News —

What Waddell Phillips has been making the news for lately.


Nov 7, 2019 – Waddell Phillips lawyer Cory Wanless quoted in the New York Times regarding an attack against mine workers at a Canadian gold mine in West Africa. —

“It is highly distressing that Semafo made the decision to protect its expat workers by flying them to its mines precisely because of past attacks on ground convoys, and yet continues to rely on exposed ground convoys for its local workers,” Mr. Wanless said. “To me, this reeks of a Canadian company valuing the lives of Canadian and other Western expats over the lives of Africans.”

Waddell Phillips continues to support the need for legal accountability of Canadian mining companies for human rights abuses and other harms that occur in other nations.

Read the full article here.


September 20, 2019 – Julia Tremain comments on the best interest of the child in custody cases —

“No ‘one-size-fits-all’ in custody matters: Tremain”.  The original article was posted on  You can view it here.

It’s unwise to make presumptions when it comes to deciding what’s best for a child in a custody case, says Toronto family lawyer Julia Tremain.


September 19, 2019 – Statement by Reece Maxwell-Crawford on the resolution of his lawsuit against the Toronto Transit Commission —

Waddell Phillips announces the following statement by Reece Maxwell-Crawford.


I am very happy that the events of February 18, 2018 will be put behind me.

Yesterday, I met with Rick Leary, the CEO of the TTC to discuss my experience and the steps that the TTC has committed to take to address to racial bias and discrimination.

It is very important to me that Mr. Leary has apologized on behalf of the TTC and that the lawsuit I started has been settled.

I am heartened to hear about the TTC’s commitment to implementing the Toronto Ombudsman’s report and engaging in a system-wide anti-racism strategy aimed directly at preventing racial profiling. I am also pleased to hear that the TTC is creating new training programs that will help TTC staff deal with and avoid conscious and unconscious bias, including through the Anti-Racism Task Force. I think the improvements that the TTC intends to make will make our City stronger.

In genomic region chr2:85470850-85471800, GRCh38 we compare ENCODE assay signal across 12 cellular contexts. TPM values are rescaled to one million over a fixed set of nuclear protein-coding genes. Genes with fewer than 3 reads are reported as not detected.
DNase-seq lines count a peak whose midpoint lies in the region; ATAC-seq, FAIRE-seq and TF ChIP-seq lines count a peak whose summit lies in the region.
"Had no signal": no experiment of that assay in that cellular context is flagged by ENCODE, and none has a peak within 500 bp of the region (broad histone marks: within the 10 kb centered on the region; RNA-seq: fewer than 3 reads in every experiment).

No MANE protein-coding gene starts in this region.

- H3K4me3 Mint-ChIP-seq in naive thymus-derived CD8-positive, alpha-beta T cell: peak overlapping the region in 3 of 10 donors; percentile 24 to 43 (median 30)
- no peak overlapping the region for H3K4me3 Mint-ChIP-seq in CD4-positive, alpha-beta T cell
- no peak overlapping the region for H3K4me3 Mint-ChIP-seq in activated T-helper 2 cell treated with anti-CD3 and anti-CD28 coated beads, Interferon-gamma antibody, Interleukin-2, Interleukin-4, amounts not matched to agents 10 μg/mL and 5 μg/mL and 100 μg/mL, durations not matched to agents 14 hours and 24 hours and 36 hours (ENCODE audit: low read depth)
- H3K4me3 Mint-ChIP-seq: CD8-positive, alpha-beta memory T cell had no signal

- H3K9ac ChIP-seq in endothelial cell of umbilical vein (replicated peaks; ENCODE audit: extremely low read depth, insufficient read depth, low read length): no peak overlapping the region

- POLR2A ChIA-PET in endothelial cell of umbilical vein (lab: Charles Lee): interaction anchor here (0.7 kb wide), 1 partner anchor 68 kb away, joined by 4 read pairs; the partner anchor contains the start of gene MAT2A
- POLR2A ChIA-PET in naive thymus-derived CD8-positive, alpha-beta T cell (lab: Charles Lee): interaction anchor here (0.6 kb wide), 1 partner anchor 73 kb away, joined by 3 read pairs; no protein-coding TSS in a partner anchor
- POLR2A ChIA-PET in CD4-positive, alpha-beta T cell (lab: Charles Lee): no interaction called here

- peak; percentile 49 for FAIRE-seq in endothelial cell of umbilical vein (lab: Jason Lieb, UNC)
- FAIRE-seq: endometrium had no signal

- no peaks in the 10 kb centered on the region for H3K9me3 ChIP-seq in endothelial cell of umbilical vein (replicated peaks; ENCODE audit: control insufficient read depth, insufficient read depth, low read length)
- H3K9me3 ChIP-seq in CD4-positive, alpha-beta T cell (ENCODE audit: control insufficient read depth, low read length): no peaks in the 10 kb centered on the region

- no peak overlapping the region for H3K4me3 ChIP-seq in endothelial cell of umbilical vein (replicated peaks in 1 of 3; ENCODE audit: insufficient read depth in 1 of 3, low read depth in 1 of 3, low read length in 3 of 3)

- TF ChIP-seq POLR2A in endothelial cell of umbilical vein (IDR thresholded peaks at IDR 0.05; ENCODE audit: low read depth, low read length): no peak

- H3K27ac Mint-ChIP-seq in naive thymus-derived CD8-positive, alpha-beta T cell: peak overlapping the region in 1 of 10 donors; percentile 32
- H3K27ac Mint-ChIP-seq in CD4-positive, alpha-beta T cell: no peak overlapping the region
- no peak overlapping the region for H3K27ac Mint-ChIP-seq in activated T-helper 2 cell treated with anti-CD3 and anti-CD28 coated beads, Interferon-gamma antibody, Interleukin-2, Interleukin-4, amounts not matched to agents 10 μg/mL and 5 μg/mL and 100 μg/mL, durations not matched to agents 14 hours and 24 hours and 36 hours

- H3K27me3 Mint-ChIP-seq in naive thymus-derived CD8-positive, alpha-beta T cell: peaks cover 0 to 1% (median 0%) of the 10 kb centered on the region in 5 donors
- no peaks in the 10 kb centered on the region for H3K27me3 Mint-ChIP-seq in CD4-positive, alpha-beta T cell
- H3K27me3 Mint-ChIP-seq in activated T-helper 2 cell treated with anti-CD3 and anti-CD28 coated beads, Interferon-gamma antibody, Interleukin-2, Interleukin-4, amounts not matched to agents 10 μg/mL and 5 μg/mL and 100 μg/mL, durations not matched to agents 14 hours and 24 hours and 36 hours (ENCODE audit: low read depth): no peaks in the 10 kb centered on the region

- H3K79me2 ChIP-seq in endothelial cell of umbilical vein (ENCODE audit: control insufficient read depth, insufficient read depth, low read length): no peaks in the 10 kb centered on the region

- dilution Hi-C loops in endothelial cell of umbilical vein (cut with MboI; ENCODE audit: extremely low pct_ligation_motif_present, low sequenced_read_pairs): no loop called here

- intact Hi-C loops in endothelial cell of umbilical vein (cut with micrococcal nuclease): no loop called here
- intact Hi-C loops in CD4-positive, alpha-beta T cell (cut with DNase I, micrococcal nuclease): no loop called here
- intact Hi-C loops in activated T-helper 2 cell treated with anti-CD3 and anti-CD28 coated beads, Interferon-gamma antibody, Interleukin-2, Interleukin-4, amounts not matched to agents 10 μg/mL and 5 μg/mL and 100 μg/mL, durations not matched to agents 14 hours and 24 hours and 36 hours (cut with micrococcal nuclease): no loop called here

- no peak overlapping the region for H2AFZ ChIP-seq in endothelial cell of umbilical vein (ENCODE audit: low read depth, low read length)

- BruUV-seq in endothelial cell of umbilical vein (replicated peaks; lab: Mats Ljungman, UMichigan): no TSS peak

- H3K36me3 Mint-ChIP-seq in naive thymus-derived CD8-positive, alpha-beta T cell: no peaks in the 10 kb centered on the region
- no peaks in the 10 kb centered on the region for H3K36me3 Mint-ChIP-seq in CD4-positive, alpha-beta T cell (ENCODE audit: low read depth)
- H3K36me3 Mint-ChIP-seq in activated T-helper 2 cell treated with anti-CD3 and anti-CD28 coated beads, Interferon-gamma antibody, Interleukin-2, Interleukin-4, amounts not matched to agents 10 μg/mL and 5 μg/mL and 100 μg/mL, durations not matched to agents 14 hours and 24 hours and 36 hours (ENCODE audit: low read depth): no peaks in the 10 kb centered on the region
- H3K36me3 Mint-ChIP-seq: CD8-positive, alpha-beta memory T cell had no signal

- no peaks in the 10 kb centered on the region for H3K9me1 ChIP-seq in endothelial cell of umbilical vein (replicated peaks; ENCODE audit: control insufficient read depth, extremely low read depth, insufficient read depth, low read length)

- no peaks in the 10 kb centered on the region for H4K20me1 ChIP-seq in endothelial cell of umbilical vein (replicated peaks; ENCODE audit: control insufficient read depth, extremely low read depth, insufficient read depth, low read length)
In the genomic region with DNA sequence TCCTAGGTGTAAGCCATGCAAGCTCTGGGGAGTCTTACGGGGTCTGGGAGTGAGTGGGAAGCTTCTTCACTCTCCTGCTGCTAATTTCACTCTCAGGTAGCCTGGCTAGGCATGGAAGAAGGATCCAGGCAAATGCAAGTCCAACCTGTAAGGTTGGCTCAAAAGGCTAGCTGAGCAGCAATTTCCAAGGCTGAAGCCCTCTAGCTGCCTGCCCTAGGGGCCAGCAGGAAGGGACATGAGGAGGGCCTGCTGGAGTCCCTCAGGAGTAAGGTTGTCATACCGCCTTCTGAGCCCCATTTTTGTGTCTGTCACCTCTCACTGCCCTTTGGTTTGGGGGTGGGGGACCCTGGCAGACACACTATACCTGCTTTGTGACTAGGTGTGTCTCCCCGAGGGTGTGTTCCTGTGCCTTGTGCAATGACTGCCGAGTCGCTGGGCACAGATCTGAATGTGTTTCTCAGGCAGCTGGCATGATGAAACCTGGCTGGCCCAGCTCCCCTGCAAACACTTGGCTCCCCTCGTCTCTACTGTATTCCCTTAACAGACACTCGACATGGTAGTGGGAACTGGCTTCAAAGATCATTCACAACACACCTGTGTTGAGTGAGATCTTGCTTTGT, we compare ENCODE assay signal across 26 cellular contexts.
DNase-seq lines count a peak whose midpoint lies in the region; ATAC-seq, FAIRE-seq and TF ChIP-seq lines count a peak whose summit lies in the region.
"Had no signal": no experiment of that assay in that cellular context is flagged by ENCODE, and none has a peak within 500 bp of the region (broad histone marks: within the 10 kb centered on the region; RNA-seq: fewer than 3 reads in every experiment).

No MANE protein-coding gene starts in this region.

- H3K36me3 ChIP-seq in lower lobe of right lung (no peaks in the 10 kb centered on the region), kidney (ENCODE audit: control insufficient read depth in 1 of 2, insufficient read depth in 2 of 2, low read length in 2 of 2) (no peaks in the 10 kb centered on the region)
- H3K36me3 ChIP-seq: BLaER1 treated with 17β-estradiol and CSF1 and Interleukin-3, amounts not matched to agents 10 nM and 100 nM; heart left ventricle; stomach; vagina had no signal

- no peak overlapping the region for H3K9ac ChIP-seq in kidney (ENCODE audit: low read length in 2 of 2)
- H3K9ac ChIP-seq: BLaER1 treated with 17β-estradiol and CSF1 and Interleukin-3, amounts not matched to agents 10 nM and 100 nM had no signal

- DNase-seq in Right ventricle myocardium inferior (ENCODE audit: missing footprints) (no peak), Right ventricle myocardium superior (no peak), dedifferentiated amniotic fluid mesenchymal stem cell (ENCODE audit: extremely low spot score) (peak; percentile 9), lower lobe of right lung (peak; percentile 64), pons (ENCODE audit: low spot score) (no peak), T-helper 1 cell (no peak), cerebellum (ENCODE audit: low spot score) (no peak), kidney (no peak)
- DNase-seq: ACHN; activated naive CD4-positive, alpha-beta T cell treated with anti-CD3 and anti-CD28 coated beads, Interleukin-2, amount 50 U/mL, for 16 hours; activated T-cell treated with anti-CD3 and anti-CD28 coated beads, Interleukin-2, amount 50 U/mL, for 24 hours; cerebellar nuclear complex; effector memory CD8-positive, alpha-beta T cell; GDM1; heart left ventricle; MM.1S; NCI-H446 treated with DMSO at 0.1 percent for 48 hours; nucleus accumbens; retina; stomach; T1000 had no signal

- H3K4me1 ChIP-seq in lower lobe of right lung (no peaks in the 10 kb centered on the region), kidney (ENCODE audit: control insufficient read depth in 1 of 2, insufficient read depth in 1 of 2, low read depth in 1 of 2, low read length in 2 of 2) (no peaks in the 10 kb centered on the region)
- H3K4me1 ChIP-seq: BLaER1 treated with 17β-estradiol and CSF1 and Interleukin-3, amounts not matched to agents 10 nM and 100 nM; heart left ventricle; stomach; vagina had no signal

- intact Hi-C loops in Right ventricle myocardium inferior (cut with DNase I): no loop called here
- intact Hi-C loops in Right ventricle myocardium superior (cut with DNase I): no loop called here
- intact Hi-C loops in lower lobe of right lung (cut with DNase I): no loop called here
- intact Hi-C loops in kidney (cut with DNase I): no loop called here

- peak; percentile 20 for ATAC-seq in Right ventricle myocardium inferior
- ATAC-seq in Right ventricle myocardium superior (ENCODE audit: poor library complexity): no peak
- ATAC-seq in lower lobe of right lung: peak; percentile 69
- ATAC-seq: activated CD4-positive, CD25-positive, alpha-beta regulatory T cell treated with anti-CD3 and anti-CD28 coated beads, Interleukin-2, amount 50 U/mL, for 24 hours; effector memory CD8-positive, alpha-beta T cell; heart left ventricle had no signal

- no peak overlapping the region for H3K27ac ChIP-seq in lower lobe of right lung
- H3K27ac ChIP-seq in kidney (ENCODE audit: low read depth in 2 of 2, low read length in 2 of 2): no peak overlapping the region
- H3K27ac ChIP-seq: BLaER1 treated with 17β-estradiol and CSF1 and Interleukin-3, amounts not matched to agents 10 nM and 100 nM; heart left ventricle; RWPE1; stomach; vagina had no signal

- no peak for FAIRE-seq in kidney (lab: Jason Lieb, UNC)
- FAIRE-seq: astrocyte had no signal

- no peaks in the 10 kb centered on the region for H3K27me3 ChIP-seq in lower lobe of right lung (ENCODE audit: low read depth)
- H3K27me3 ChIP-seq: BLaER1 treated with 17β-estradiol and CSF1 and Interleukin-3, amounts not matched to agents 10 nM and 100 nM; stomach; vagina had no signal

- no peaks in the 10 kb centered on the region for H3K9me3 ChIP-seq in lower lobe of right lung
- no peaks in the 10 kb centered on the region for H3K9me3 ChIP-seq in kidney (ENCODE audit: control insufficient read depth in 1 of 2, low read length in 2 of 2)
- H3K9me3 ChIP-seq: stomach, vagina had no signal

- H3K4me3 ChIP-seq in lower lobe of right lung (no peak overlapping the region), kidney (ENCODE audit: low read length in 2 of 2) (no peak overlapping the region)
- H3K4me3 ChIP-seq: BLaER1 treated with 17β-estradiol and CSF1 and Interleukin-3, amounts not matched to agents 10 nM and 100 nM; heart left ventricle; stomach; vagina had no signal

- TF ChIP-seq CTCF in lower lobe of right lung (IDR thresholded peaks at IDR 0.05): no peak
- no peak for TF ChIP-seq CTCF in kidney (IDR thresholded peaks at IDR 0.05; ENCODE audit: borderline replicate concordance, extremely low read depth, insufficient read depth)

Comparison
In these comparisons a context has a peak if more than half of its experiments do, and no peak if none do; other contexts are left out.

In the interests of putting the matter behind me and focusing instead on moving forward, I will not be making any further statements regarding the incident or the resolution of my lawsuit.

Reece Maxwell-Crawford


Contact information:

Cory Wanless

Lawyer for Reece Maxwell-Crawford

Waddell Phillips PC



July 18, 2019 – Better communication with your ex? There’s an app for that —

Separated parents can stay in touch about childcare and other issues by simply downloading an app to facilitate that communication, says Toronto family lawyer Julia Tremain.

The original article is posted on You can read the full article here.


Cory Wanless and John Phillips in the news regarding TTC racial profiling case —

On July 11, 2019, the Toronto Ombudsman released a report that was critical of a TTC investigation into an incident in which our client, Reece Maxwell-Crawford, a young black man, was shoved and pinned to the ground by TTC Fare Inspectors in February 2018. The Toronto Ombudsman found that the report failed to examine evidence of potential racial bias and was “not adequately thorough, fair, and transparent” to support its conclusions. Media coverage of the Ombudsman report includes:

Toronto Star, “City watchdog finds TTC did not adequately investigate officers who forcibly detained Black man on streetcar platform”

CBC News, “TTC probe into arrest of black man by fare inspectors fell short, Toronto ombudsman finds”

CBC Metro Morning, “Young man suing TTC for racial profiling reacts to ombudsman’s report”


July 3, 2019 – Waddell Phillips is hiring! —

Waddell Phillips is hiring an associate with 4 – 7 years’ class action experience.


May 1, 2019 – Waddell Phillips and Howie, Sacks and Henry launch the first of hundreds of lawsuits on behalf of Canadian veterans for harms caused by the anti-malarial drug Mefloquine lawsuits —

Three separate lawsuits have been filed in the Federal Court on behalf of eight former members of the Canadian Armed Forces who were ordered to take Mefloquine, an anti-malarial drug, while deployed on missions in Rwanda, Afghanistan and Somalia. This anti-malarial drug can cause severe and potentially permanent neurological and psychological side effects including mood issues, aggression, bouts of explosive anger, violent behavior, night terrors, panic attacks, anxiety, paranoia, suicidal thoughts and more.

CTV, “Canadian veterans suing government over anti-malarial drug’s adverse effects”

Globe and Mail, “First of possibly one thousand suits to be filed Wednesday by soldiers and veterans forced to take mefloquine on deployment”

Read the Statement of Claims below:

McEachern and Brooks Statement of Claim

Arntsen, Rude and Lepine Statement of Claim

Bona, Lalancette and Elms Statement of Claim


April 23, 2019 – John Kingman Phillips ranked as one of Canada’s Top 50 Trial Lawyers —

Congratulations to founding partner, John Kingman Phillips, who was recognized in Benchmark Litigation as one of Canada’s Top 50 Trial Lawyers. The full list of Canada’s Top 50 Trial Lawyers can be found here.

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